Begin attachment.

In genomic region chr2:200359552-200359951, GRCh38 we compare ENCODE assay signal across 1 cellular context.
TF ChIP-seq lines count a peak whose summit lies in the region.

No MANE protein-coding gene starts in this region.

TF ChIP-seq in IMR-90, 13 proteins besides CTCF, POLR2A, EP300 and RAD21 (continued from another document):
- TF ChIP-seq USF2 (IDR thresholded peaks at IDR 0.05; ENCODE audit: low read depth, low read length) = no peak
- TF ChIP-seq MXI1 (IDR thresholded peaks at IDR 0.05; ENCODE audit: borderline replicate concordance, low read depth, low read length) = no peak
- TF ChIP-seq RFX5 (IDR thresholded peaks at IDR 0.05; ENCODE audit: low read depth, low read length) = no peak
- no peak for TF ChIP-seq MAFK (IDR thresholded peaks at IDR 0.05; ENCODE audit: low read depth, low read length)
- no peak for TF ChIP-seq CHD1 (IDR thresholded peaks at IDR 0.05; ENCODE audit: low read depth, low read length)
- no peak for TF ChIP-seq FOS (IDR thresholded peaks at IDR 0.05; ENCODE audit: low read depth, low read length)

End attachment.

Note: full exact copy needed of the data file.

In genomic region chr2:200359552-200359951, GRCh38 we compare ENCODE assay signal across 1 cellular context.
TF ChIP-seq lines count a peak whose summit lies in the region.

No MANE protein-coding gene starts in this region.

TF ChIP-seq in IMR-90, 13 proteins besides CTCF, POLR2A, EP300 and RAD21 (continued from another document):
- TF ChIP-seq USF2 (IDR thresholded peaks at IDR 0.05; ENCODE audit: low read depth, low read length) = no peak
- TF ChIP-seq MXI1 (IDR thresholded peaks at IDR 0.05; ENCODE audit: borderline replicate concordance, low read depth, low read length) = no peak
- TF ChIP-seq RFX5 (IDR thresholded peaks at IDR 0.05; ENCODE audit: low read depth, low read length) = no peak
- no peak for TF ChIP-seq MAFK (IDR thresholded peaks at IDR 0.05; ENCODE audit: low read depth, low read length)
- no peak for TF ChIP-seq CHD1 (IDR thresholded peaks at IDR 0.05; ENCODE audit: low read depth, low read length)
- no peak for TF ChIP-seq FOS (IDR thresholded peaks at IDR 0.05; ENCODE audit: low read depth, low read length)